So what is on the possible agenda of our fearless and caring leaders? A taxpayer financed stadium for the Minnesota Vikings. So far the Governor and legislative leaders have said they don't want to deal with it in 2008. It is after all an election year. But 2009 will be here before we know it.
Taxpayers have already been tapped for a $288.5 million stadium for the University of Minnesota Gophers and a $390 million stadium for the Minnesota Twins. The Vikings are talking about a $954 million complex, with the Vikings kicking in at least $250 million.
Building stadiums for professional sports teams is corporate welfare. It is a crime that subsidizing these edifices is even discussed let alone actually funded.
Here is an article I wrote in 2002. The article was called Here's a Sports Stadium Double Play This article appeared in the January 30, 2002 Woodbury Bulletin. Woodbury is a fast growing suburb of St. Paul, Minnesota. It also appeared in an edited version in the February 27, 2002 South Washington County Bulletin.
Back then it looked like Minnesotans were going to pay for two new stadiums. But now we are going for a Triple Play! The article's points are still valid.
Here's a Sports Stadium Double Play
Here we are heading into another legislative session, with talk of deficits, spending cuts and tax increases swirling about and what should reappear? Another push for a new taxpayer subsidized stadium. Only this time its not just one stadium but two!
A stadium task force appointed last year by Governor Ventura and the State legislature voted 13 to 4 with one abstention to recommend that two new stadiums be built, one for the Twins and another to be shared by the Vikings and the Gopher football team.
Once again stadium supporters are trying to convince us that there will be little or no public subsidy. Instead they claim the stadiums will be financed by a combination of private money, “user fees” and government loans that would be repaid by the teams. To call these claims misleading is charitable.
A very simple rule can be used to determine if there is a taxpayer subsidy of any stadium plan. If it requires the government to be involved, there is a taxpayer subsidy. A privately financed stadium would not have any government involvement beyond the routine regulatory functions such as building permits.
But how are “User Fees” and government loans a taxpayer subsidy? While they vary depending on which plan is looked at, included in the so-called user fees are such items as additional taxes on restaurant meals, hotel rooms and rental cars. In addition, income taxes paid by the professional athletes would go to pay for the stadiums.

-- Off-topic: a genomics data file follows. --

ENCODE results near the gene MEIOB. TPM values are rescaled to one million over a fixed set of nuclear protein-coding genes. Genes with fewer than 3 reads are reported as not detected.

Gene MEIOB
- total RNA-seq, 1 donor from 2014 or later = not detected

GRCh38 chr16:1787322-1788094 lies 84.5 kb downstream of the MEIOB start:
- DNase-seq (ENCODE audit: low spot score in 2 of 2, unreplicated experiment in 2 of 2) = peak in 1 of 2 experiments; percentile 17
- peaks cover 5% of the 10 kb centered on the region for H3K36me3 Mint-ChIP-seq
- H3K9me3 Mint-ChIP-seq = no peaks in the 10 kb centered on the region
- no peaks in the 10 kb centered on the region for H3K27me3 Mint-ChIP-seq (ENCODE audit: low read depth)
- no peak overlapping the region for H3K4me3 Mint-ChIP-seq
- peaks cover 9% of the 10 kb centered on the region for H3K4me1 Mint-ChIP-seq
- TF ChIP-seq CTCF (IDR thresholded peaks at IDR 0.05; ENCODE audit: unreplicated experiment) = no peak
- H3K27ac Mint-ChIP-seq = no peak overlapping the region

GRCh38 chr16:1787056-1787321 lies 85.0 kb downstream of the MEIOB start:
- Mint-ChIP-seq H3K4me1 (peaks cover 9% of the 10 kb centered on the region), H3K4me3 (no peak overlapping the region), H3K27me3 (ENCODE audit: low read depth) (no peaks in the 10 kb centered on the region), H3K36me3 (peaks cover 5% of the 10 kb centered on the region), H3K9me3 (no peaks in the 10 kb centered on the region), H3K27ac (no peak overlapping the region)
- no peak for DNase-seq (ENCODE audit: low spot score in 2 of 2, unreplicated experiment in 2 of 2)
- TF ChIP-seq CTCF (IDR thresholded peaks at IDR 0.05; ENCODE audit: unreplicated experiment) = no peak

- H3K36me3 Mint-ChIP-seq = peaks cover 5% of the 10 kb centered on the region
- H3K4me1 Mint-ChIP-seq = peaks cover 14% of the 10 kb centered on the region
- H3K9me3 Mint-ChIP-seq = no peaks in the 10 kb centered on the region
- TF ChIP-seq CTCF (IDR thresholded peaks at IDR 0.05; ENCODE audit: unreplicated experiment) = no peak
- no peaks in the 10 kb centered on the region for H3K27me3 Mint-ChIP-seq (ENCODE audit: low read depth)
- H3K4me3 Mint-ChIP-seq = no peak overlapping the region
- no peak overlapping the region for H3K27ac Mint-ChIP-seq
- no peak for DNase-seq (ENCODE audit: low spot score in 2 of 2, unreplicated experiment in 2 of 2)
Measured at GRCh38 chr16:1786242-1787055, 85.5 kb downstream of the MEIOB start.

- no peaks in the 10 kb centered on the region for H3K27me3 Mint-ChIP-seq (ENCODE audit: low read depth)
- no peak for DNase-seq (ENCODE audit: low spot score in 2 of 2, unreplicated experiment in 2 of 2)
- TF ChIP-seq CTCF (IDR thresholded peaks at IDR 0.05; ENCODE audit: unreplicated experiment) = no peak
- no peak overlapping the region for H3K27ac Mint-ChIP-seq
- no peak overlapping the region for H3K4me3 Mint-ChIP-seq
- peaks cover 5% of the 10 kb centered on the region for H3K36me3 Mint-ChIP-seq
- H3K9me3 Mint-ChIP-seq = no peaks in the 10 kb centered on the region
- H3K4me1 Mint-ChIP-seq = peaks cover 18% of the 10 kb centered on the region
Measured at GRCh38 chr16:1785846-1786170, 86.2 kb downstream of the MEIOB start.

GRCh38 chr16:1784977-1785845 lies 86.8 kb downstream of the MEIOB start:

The taxes on meals, rooms and cars are not user fees because they are paid by everyone who uses these services whether they use the stadium or not. Income taxes paid by professional athletes currently go into the state general revenue fund and are used to support various activities of the state. The use of these tax revenues to pay for stadiums would mean that either some state services would need to be cut or other taxes would need to be raised.
Stadium supporters will argue that if we don’t build the stadiums that we will lose the athletes’ income tax payments. These stadium advocates are using an age-old economic fallacy used to support taxpayer subsidies of anything and everything.
These advocates ignore the fact that if pro sports leave, the dollars spent at the stadium will not go away, they will be spent elsewhere in the local economy. The spending and investments in other areas of the local economy will in turn create jobs that will generate tax revenue.
Governmental loans are a taxpayer subsidy in two ways. First they will likely be repaid in part using the so called “user fees” mentioned above. Secondly, government loans are being proposed because of the lower interest rate paid on government debt. The interest rate is lower because the investors in these bonds do not pay income taxes on the interest received.
If private financing was used, the interest rate would be higher and the investor would pay taxes on the interest received. So income tax revenue is lost by the use of government bonding.
Anyone who thinks a new stadium will solve the Twins problems should ask themselves why the City of New York is planning to build heavily subsidized stadiums for the Yankees and the Mets.
The problems of professional sports today are not the result of too little revenue from supposedly outdated stadiums. They are a result of a salary structure that cannot be supported by the customer of the product: the fan.
By subsidizing stadiums for wealthy team owners, governments are merely shifting the burden of stadium cost from the owners to the taxpayers. The dollars not spent by the owners on stadium costs will be used to bid up the salaries of the players even more.
Professional sports have created their own problems and they need to take responsibility for putting their house in order and quit looking for government handouts. This is the time and the place to stop this corporate welfare.